That’s the number of green jobs Las Vegas had in 2010, according to a July report from the Brookings Institution. That jobs base accounts for 1.2 percent of the city’s jobs base, roughly equal to the number of Las Vegans employed by taxi and limousine businesses. From 2003 to 2010, the green economy in Las Vegas added 3,125 jobs — a little more than half of the jobs created when The Cosmopolitan of Las Vegas was brought to life in December.
What’s more, a March report from the Council of State Governments found that federal stimulus funds created or saved just 310 green jobs in Nevada in the fourth quarter, up from 95 created or saved in the first quarter of 2009, when the federal government began distributing recovery money. (The report didn’t list funding amounts.)
That’s a disappointing track record for a state that Senate Majority Leader Harry Reid, D-Nev., has called the Saudi Arabia of solar and geothermal energy, say free-market groups.
"We’ve been talking about how renewable energy would be the job creator of the future since the 1970s, and the sector has consistently failed to deliver despite massive subsidies," said Geoffrey Lawrence, deputy director of policy at the Nevada Policy Research Institute, a libertarian think tank in Las Vegas. "It’s time to re-evaluate those promises."
Green-economy advocates counter that building the green sector is a long-term project that didn’t begin in earnest until the Obama administration took office in 2009, and it’s unfair to call it a failure so early in its development. That would be like saying the U.S. space program hadn’t lived up to its promise in 1963, noted Joe Romm, a senior fellow with the Center for American Progress Action Fund in Washington D.C.
Reid defended the sector’s economic track record Thursday.
"Despite the predictable opposition from naysayers, strategic investments in clean-energy job creation have a strong track record in Nevada, and remain key to getting people across the state back to work," Reid said in a statement. "Now is not the time to reduce our commitment to creating good-paying clean-energy jobs. We should be building new partnerships and encouraging friendly competition between states, regions and countries to promote innovation and breaking down 20th century barriers blocking clean-energy development."
Reid and the Center for American Progress will co-sponsor the National Clean Energy Summit at Aria on Tuesday to discuss federal policies to jump-start growth and job formation in the green-energy sector. Policymakers including Vice President Joe Biden, Nevada Gov. Brian Sandoval and U.S. Energy Secretary Steven Chu are scheduled to participate. It’s the fourth-annual summit, and it’s worth asking: Has all the talk about green jobs paid off in worthwhile investments?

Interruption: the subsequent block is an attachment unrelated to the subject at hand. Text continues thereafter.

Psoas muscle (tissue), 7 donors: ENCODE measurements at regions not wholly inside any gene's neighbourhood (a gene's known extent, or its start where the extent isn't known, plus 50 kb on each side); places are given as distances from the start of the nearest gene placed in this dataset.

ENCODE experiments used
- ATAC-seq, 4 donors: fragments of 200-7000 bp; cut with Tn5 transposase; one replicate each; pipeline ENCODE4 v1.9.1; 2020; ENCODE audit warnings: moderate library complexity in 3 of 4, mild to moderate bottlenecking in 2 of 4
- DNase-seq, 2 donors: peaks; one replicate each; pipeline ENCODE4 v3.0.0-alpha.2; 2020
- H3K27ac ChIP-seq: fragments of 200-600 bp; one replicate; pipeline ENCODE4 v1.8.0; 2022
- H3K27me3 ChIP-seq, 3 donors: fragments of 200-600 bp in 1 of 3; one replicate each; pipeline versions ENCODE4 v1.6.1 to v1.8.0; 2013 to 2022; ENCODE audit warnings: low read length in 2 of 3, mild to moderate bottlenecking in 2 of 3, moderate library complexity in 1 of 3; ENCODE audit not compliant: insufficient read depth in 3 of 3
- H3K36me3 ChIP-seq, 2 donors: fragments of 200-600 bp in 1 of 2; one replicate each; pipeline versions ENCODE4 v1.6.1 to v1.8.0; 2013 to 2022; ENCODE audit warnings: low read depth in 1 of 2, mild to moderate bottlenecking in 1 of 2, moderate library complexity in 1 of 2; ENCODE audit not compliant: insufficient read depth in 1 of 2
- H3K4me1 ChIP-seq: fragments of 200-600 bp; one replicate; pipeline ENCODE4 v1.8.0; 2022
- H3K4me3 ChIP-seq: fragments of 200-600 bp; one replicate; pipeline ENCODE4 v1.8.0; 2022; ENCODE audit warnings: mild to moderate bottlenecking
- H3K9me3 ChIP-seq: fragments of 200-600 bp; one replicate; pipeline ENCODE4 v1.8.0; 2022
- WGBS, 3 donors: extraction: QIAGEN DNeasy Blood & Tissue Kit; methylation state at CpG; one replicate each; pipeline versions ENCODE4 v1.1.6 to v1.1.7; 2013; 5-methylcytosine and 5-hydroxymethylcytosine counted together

It’s tough to say.
Agencies and advocacy groups count green jobs differently, so databases don’t show consistent numbers. For example, the BlueGreen Alliance, a Washington, D.C.-based coalition of labor unions and environmentalists, says the Obama administration has spent $93 billion saving or creating 1 million green jobs nationwide, at $93,000 per job, while a November report in The Washington Post pegged federal investment at $90 billion to save or create 225,000 green-energy jobs, or $400,000 per job.
Forget finding a straight answer on state or local jobs. Recovery.gov, the clearinghouse for details on stimulus spending, reports $2.2 billion in funds awarded and $1.3 billion actually distributed to Nevada governments and businesses between February 2009 and June, with 2,297 jobs created in the second quarter. But the site doesn’t separate out green jobs or say how many of those positions already existed.
Specific projects do show big-dollar investments, though.
Sempra Energy’s 48-megawatt Copper Mountain Solar plant near Boulder City consumed nearly $55 million in federal and state tax credits and incentives to create five permanent jobs. Enel Green Power got $61.5 million in stimulus funds for its 25-employee Stillwater and Salt Wells geothermal projects in Fallon. And a $490,000 grant to the Clark County Urban Forestry Revitalization Project, which plants trees in economically distressed neighborhoods, created 1.7 permanent jobs.
Not all green investments have been budget busters: Amonix built a solar-panel factory in North Las Vegas with $5.9 million in federal tax credits, and now employs more than 300 there.